Gravatar Has A New Home – WordPress

Gravatar Acquired By AutomatticI’m pretty happy to see that Gravatar has been picked up by the WordPress guys. Gravatar is a neat concept in that when you upload an avatar to their service, any website or forum that supports Gravatar would be able to display your image. It was a concept that if it would of taken off like it was supposed to, chances are, we would of had the ability to use one service for avatar management instead of relying on individual sites and forums.

Within the past three days, Automattic has moved the Gravatar Rails application into their own WordPress infrastructure. This has allowed Gravatars to display three times faster as well as making the site load each time you browse to it. This was a problem I was experiencing with Gravatar a week ago where the damn site wouldn’t load. Glad to see thats fixed. Last but not least, Gravatar was running on the Mephisto CMS and has since been moved over to WordPress. Imagine that!

The most exciting portion of this acquisition are the plans that Matt and company have for the service:

  • All of the Premium features will be free, and refund anyone who bought them in the last 60 days.
  • Move the gravatar serving to a Content Delivery Network so not only will they be fast, it’ll be low latency and not slow down a page load.
  • Take the million or so avatars we have on WordPress.com and make them available through the Gravatar API, to compliment the 115k already here.
  • From Gravatar, integrate them into all WordPress.com templates and bring features like multiple avatars over.
  • From WordPress.com, bring the bigger sizes (128px) over and make that available for any Gravatar. Currently Gravatars are only available up to 80px.
  • Allow Gravatar profile pages with Microformat support for things like XFN rel="me" and hCard.
  • Develop a new API that has cleaner URLs and allows Gravatars to be addressed by things like URL in addition to (or instead of) email addresses.
  • Rewrite the application itself (site.gravatar.com) to fit directly into our WordPress.com grid, for internet-scale performance and reliability.

I’m pretty excited to see the implementation of Gravatar into WordPress as a whole. The two services compliment each other and it’s only natural that they become ONE. I’ve used Gravatar for a few years now but it’s been awhile since I’ve messed with my account. Looks like I should blow the dust off as I’ll be using it again in the near future.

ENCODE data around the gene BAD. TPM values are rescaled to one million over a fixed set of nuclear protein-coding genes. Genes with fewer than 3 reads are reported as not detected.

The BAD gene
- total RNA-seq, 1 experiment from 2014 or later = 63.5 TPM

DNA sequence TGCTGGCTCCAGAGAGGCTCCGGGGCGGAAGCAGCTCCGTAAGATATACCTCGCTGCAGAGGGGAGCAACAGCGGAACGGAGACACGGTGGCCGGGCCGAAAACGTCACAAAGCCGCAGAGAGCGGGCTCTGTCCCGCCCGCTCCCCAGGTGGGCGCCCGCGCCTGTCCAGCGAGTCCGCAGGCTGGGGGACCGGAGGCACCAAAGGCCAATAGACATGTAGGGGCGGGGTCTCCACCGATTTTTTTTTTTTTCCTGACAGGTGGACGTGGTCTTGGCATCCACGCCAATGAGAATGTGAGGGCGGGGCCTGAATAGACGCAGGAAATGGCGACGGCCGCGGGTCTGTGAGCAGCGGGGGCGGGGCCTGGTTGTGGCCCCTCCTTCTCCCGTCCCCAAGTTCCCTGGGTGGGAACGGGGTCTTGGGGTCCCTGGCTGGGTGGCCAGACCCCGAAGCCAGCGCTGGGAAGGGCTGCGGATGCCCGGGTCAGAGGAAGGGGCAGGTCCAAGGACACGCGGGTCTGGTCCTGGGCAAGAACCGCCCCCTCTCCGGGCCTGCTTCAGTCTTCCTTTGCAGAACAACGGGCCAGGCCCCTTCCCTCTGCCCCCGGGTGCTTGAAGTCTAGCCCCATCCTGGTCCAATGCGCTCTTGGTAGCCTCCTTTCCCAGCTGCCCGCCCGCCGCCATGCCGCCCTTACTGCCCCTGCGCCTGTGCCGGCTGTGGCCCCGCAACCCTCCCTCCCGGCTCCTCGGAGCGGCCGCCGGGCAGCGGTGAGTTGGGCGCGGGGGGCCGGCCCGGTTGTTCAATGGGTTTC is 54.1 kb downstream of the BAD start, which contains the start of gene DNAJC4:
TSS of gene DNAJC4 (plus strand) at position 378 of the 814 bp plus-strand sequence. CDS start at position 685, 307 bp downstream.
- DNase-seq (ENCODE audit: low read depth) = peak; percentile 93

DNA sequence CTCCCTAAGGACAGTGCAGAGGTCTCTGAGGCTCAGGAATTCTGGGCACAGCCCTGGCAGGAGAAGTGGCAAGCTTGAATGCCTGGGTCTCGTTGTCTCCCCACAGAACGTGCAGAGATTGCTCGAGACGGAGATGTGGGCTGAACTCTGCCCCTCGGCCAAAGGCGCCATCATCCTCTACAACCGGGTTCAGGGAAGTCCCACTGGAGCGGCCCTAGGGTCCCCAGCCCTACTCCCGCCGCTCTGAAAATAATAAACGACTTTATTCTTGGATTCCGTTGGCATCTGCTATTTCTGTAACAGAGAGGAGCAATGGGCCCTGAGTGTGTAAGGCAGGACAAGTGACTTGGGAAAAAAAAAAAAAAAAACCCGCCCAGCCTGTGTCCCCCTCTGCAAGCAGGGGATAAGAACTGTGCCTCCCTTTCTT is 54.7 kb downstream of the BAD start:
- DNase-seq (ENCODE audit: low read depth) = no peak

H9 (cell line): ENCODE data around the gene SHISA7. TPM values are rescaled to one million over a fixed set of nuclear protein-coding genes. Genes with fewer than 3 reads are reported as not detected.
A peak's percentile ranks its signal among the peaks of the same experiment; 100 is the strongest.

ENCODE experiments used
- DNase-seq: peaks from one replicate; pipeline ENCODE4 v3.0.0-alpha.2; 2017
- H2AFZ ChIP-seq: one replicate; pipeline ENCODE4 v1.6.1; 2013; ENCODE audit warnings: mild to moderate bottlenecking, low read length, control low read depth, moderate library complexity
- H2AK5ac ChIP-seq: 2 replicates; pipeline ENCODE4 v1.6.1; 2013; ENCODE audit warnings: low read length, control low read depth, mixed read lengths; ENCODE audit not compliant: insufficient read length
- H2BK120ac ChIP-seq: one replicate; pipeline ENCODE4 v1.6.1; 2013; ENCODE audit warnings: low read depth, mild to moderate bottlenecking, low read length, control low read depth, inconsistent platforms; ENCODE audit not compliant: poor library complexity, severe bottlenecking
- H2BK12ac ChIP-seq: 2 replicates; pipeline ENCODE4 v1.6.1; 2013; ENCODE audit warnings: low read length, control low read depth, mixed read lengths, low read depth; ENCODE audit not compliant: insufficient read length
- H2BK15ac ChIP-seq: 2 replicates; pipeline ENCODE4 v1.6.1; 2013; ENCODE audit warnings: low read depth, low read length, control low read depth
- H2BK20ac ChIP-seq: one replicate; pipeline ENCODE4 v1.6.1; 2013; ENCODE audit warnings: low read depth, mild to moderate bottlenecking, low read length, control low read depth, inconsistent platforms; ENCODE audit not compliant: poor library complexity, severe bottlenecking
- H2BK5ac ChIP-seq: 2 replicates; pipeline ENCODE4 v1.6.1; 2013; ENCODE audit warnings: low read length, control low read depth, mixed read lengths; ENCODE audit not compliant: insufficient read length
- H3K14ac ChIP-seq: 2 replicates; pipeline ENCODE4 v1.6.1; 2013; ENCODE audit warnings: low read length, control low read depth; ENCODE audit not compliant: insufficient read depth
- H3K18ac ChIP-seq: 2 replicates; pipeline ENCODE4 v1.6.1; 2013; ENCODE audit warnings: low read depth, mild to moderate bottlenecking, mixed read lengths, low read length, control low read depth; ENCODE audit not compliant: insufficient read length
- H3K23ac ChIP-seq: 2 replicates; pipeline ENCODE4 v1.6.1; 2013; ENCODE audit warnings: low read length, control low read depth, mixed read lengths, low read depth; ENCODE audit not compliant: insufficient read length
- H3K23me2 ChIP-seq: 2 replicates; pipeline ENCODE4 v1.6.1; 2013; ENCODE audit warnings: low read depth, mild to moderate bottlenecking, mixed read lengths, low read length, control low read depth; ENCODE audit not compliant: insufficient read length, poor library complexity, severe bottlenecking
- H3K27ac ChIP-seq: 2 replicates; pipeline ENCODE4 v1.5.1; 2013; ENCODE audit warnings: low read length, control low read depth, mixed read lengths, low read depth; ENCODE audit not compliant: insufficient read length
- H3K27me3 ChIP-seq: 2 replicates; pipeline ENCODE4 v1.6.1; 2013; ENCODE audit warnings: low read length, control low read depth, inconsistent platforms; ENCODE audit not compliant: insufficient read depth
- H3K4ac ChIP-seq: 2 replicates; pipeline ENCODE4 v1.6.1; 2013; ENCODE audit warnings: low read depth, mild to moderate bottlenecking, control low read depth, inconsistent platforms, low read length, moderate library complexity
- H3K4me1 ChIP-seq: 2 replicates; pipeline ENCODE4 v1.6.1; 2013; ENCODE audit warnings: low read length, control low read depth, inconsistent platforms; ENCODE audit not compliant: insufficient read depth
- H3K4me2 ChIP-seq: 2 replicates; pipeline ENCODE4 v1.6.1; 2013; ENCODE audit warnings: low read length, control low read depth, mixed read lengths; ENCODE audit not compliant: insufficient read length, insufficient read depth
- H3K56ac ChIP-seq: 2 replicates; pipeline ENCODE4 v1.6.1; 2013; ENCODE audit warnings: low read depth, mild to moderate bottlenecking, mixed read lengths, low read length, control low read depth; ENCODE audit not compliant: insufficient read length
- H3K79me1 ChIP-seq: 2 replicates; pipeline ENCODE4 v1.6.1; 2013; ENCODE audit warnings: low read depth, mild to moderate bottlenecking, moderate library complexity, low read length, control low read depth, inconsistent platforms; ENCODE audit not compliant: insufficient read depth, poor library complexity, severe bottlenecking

What do you think of this acquisition? Do you use Gravatar? Go ahead and leave some feedback.

By Invitation Only

https://i2.wp.com/jeffc.me/images/inviteonly.png

Sam Harrelson has put together a nice post detailing the buzz surrounding the GrandCentral acquisition. Sam discusses the activity with GrandCentral before the acquisition and then after. Once GrandCentral was acquired, Google then locked down the system to new users by making it an invite only service. Because of the acquisition and the move to an invitation only service, the interest in GrandCentral has skyrocketed.

Sam makes an excellent analogy between GrandCentral and the recently launched service, Pownce. Pownce, Kevin Rose’s new startup has become the hot commodity to be invited to. Everyone and their mother is seemingly still trying to grab an invite to the service, although it is not necessarily brand new.

Whats the moral behind this story? If your a Web 2.0 startup, lock down your service. Invite a couple of big name web sites to review your service and give them the ability to hand out a number of invites. Those who read the reviews will then have an opportunity to sign up to your service and in return, invite their friends. You can see where this is going. Although the invitation only technique only works for a prolonged period of time, it is hard to argue against it’s effectiveness. I suppose being part of a locked down community gives users the impression that they are special, that they are among a group of elitists.

I asked my dad if he thought that perhaps there would be some sort of business opportunity surrounding invitations to these new services. Allow people to bid on an invite or pay a low price. My father responded by saying “people won’t pay for something that is free, or that they could obtain by some other means.”

Whatever the case may be, the strategy of being an invite only service in the beginning appears to be a winning one!